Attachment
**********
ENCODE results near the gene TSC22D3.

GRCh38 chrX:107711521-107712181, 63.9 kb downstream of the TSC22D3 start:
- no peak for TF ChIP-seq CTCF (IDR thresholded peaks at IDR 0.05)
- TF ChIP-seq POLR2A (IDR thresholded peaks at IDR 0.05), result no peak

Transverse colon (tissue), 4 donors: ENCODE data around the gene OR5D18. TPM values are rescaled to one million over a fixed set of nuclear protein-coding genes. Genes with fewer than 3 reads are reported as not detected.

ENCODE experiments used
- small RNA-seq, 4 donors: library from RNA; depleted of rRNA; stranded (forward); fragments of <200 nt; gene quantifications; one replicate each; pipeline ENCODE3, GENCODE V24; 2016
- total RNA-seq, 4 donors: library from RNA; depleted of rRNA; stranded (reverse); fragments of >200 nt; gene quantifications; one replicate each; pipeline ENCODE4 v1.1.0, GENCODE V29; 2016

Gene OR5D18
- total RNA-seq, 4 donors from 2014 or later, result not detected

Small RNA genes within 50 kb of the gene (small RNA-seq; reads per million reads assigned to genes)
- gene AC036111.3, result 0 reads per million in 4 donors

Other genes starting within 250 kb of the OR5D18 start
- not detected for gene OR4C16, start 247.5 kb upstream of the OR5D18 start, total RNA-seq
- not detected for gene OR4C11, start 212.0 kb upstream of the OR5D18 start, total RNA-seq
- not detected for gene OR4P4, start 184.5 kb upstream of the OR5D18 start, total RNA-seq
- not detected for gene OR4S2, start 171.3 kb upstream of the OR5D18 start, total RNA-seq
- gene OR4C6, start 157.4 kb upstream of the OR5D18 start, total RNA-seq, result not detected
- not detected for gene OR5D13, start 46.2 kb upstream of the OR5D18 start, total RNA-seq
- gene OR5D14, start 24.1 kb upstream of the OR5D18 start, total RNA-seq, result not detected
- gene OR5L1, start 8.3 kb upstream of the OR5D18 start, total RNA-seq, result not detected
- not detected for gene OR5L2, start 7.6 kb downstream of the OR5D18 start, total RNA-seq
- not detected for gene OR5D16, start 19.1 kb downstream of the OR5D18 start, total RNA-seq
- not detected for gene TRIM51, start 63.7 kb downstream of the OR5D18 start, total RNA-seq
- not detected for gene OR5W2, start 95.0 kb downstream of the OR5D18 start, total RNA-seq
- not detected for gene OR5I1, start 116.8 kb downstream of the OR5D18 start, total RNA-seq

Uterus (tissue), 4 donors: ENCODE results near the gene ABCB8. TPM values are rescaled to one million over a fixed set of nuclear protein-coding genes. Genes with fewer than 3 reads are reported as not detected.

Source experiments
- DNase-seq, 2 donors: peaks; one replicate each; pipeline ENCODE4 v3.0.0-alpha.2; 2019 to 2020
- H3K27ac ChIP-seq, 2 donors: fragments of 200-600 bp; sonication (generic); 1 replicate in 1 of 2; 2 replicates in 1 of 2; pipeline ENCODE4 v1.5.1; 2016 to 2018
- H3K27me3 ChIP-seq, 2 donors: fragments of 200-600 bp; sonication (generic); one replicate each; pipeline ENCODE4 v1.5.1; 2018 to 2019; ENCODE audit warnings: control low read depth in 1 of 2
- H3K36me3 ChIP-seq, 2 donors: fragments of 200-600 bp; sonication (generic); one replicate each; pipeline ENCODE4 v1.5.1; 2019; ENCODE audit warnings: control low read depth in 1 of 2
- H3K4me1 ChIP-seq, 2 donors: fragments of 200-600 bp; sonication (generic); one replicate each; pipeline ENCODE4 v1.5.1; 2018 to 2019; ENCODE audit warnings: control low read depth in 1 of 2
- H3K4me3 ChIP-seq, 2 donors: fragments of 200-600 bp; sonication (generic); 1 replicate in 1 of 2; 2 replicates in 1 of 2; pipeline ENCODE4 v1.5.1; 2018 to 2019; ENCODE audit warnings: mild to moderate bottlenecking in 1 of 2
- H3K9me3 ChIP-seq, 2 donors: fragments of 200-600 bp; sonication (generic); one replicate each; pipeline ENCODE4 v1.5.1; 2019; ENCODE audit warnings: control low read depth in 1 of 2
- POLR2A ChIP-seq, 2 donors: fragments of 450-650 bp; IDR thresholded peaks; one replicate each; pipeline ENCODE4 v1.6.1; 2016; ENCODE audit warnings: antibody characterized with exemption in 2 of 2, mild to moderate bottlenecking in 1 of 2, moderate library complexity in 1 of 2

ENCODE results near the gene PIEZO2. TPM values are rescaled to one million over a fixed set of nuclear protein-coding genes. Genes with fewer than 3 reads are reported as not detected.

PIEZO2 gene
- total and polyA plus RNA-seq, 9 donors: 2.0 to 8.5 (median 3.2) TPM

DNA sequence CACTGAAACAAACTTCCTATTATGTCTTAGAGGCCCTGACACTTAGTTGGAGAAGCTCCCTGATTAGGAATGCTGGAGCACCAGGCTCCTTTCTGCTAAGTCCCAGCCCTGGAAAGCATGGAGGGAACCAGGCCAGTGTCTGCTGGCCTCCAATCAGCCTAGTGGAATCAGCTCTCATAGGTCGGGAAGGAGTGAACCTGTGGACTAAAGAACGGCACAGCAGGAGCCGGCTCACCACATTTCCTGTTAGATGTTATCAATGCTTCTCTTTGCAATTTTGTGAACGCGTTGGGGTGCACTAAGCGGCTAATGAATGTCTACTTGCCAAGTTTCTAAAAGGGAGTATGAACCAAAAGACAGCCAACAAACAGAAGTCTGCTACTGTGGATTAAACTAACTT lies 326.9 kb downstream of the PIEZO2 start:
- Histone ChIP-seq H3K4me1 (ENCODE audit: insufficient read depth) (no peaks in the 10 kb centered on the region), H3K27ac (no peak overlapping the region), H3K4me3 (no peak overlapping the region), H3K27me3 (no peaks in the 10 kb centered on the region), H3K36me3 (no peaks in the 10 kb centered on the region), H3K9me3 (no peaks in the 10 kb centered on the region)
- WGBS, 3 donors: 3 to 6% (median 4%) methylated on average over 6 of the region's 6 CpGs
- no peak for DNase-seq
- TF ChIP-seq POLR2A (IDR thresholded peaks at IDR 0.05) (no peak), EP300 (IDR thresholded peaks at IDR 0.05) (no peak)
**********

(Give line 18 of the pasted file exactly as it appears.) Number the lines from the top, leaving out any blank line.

- gene OR4C6, start 157.4 kb upstream of the OR5D18 start, total RNA-seq, result not detected